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Volume 9, issue 3
Biogeosciences, 9, 1253–1265, 2012
© Author(s) 2012. This work is distributed under
the Creative Commons Attribution 3.0 License.
Biogeosciences, 9, 1253–1265, 2012
© Author(s) 2012. This work is distributed under
the Creative Commons Attribution 3.0 License.

Research article 30 Mar 2012

Research article | 30 Mar 2012

210Pb-226Ra chronology reveals rapid growth rate of Madrepora oculata and Lophelia pertusa on world's largest cold-water coral reef

P. Sabatier1,2, J.-L. Reyss3, J. M. Hall-Spencer4, C. Colin2, N. Frank3, N. Tisnérat-Laborde3, L. Bordier3, and E. Douville3 P. Sabatier et al.
  • 1Université de Savoie, UMR5204, CNRS – Laboratoire Environnement Dynamiques et Territoire de Montagne, 73376 Le Bourget du Lac, France
  • 2Université Paris-Sud 11, UMR8148, CNRS/INSU – Laboratoire des Interactions et de la Dynamique des Environnements de Surface, 91405 Orsay, France
  • 3Laboratoire des Sciences du Climat et de l'Environnement, UMR8212, UVSQ/CNRS/CEA, Domaine du CNRS, 91198 Gif/Yvette, France
  • 4Marine Biology and Ecology Research Centre, School of Marine Science and Engineering, University of Plymouth, Plymouth, PL4 8AA, UK

Abstract. Here we show the use of the 210Pb-226Ra excess method to determine the growth rate of two corals from the world's largest known cold-water coral reef, Røst Reef, north of the Arctic circle off Norway. Colonies of each of the two species that build the reef, Lophelia pertusa and Madrepora oculata, were collected alive at 350 m depth using a submersible. Pb and Ra isotopes were measured along the major growth axis of both specimens using low level alpha and gamma spectrometry and trace element compositions were studied. 210Pb and 226Ra differ in the way they are incorporated into coral skeletons. Hence, to assess growth rates, we considered the exponential decrease of initially incorporated 210Pb, as well as the increase in 210Pb from the decay of 226Ra and contamination with 210Pb associated with Mn-Fe coatings that we were unable to remove completely from the oldest parts of the skeletons.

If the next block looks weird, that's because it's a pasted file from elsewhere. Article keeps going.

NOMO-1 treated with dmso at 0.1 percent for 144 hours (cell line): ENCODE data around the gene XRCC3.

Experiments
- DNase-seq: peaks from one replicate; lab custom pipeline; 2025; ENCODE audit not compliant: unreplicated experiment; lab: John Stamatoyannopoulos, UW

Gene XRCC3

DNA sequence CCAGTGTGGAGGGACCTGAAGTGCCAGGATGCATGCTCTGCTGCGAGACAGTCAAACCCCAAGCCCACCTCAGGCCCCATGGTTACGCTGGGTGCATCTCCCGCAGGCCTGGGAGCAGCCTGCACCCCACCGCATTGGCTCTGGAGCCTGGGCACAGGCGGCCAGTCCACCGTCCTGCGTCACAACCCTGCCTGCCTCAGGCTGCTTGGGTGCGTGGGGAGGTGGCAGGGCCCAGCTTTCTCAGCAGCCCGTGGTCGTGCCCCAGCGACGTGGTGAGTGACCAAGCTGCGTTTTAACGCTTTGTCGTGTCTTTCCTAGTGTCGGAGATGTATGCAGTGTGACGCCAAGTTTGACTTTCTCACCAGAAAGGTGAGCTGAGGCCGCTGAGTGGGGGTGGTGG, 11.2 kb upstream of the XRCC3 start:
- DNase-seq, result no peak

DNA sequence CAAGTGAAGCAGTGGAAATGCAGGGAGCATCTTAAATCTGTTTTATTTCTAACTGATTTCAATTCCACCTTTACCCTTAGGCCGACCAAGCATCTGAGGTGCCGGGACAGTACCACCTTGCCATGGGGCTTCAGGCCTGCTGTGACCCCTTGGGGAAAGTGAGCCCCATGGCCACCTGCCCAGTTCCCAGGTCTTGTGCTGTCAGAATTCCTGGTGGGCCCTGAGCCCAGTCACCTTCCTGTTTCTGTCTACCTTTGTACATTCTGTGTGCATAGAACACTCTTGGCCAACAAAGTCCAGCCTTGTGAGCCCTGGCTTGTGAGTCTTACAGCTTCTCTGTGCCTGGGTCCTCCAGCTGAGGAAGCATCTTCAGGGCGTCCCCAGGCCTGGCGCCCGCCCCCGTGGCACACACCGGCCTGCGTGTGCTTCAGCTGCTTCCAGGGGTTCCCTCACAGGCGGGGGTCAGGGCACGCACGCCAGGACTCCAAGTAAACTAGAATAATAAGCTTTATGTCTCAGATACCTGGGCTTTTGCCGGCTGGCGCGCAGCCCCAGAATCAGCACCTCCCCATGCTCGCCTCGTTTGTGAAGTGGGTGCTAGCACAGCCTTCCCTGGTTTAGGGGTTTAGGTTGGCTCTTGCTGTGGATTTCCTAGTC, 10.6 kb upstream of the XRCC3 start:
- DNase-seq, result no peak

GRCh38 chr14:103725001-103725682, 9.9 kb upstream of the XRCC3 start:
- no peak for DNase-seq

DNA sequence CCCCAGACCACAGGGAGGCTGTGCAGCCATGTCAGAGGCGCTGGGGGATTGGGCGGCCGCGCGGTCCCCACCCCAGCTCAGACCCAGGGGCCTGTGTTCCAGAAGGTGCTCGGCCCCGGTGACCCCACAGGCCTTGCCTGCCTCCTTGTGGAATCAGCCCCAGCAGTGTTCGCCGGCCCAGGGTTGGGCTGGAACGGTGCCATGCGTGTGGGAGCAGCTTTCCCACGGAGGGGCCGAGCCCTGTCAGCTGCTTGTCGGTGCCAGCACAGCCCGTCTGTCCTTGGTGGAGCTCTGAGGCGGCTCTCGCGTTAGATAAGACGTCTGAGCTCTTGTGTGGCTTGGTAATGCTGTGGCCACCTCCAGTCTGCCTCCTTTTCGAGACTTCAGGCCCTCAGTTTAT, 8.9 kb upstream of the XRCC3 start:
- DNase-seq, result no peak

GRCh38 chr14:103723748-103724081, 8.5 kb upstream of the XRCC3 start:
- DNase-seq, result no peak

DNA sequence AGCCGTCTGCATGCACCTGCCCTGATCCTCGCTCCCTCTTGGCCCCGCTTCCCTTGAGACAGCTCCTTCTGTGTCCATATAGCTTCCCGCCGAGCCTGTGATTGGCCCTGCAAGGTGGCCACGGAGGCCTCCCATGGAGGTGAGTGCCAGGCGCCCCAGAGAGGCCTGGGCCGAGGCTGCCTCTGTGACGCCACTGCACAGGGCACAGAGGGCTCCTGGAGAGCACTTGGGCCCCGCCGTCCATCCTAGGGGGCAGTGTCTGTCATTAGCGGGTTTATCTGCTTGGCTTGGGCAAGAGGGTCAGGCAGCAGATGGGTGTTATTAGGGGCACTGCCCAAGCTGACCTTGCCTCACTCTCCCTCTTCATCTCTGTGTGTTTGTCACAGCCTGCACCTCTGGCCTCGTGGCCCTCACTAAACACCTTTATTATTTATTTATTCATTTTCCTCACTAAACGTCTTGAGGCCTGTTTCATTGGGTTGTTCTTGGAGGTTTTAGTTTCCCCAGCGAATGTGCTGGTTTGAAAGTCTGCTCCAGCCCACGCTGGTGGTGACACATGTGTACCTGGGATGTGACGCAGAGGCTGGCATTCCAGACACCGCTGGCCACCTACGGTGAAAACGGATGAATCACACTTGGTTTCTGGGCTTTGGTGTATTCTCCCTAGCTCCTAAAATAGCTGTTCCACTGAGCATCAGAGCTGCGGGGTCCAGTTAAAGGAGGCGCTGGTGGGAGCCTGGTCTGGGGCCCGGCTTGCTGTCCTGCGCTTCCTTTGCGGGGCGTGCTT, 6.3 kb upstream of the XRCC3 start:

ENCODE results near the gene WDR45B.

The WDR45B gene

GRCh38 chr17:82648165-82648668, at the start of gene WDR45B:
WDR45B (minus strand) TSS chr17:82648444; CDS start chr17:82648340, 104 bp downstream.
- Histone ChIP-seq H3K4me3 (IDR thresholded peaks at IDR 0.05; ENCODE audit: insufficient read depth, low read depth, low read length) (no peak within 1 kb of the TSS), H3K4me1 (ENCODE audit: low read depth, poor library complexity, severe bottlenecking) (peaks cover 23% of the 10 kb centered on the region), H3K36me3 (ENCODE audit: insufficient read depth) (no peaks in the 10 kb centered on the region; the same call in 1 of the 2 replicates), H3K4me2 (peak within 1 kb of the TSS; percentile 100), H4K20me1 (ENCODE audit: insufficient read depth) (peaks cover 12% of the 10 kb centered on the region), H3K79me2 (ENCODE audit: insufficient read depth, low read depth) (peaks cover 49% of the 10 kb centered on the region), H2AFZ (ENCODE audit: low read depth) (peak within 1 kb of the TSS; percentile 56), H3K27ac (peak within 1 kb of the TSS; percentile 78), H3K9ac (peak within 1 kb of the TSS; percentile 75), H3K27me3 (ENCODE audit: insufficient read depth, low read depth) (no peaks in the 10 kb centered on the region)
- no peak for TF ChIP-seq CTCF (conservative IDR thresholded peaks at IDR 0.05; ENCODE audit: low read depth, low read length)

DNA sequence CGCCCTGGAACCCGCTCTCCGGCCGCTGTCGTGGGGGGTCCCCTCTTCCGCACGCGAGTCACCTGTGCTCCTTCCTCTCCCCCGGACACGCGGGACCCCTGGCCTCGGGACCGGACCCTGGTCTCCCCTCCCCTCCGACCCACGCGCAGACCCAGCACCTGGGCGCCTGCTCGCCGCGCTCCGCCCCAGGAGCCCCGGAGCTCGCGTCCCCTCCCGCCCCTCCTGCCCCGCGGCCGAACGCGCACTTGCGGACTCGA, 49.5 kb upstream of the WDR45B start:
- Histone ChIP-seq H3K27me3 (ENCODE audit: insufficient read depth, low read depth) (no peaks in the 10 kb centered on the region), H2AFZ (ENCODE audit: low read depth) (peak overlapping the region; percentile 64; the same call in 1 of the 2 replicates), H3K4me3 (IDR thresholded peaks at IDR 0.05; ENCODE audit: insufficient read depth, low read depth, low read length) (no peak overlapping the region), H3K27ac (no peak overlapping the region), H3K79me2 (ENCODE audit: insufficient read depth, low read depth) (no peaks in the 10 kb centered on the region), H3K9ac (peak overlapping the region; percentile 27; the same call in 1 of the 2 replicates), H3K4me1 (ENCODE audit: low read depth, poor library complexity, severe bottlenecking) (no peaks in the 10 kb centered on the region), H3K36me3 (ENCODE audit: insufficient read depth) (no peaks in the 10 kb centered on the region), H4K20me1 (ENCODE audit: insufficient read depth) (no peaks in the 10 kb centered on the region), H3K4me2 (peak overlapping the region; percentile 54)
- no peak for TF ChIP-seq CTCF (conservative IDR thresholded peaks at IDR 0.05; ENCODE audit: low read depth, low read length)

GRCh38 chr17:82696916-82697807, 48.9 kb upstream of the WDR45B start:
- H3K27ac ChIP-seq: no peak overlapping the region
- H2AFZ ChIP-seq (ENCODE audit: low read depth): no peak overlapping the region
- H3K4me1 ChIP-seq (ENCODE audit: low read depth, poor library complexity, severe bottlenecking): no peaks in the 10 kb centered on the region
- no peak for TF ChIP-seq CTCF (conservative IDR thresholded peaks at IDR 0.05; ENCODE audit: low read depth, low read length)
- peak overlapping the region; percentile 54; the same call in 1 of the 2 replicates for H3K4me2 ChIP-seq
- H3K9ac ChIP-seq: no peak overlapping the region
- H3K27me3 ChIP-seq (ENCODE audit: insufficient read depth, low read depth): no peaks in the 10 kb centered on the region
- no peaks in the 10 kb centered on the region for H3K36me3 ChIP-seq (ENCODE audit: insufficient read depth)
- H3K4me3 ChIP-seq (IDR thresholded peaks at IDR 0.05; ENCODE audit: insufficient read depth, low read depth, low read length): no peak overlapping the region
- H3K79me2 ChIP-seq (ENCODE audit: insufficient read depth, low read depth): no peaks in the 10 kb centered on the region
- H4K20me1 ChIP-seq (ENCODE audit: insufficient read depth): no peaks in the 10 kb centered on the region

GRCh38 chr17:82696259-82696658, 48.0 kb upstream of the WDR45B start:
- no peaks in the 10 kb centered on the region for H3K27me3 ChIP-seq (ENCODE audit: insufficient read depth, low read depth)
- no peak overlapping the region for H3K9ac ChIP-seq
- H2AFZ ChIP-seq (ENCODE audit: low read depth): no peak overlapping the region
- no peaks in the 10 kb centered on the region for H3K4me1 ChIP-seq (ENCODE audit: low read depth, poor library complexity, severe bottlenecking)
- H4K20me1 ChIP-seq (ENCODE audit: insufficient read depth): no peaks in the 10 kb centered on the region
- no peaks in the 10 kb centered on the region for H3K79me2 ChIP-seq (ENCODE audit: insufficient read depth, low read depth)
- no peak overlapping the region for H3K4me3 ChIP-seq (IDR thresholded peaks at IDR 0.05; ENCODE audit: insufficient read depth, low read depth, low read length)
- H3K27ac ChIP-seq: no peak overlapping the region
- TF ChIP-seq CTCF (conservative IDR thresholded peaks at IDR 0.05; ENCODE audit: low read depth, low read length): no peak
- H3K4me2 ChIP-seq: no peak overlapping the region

226Ra activity was similar in both coral species, so, assuming constant uptake of 210Pb through time, we used the 210Pb-226Ra chronology to calculate growth rates. The 45.5 cm long branch of M. oculata was 31 yr with an average linear growth rate of 14.4 ± 1.1 mm yr−1 (2.6 polyps per year). Despite cleaning, a correction for Mn-Fe oxide contamination was required for the oldest part of the colony; this correction corroborated our radiocarbon date of 40 yr and a mean growth rate of 2 polyps yr−1. This rate is similar to the one obtained in aquarium experiments under optimal growth conditions.

For the 80 cm-long L. pertusa colony, metal-oxide contamination remained in both the middle and basal part of the coral skeleton despite cleaning, inhibiting similar age and growth rate estimates. The youngest part of the colony was free of metal oxides and this 15 cm section had an estimated a growth rate of 8 mm yr−1, with high uncertainty (~1 polyp every two to three years). We are less certain of this 210Pb growth rate estimate which is within the lowermost ranges of previous growth rate estimates.

We show that 210Pb-226Ra dating can be successfully applied to determine the age and growth rate of framework-forming cold-water corals if Mn-Fe oxide deposits can be removed. Where metal oxides can be removed, large M. oculata and L. pertusa skeletons provide archives for studies of intermediate water masses with an up to annual time resolution and spanning over many decades.

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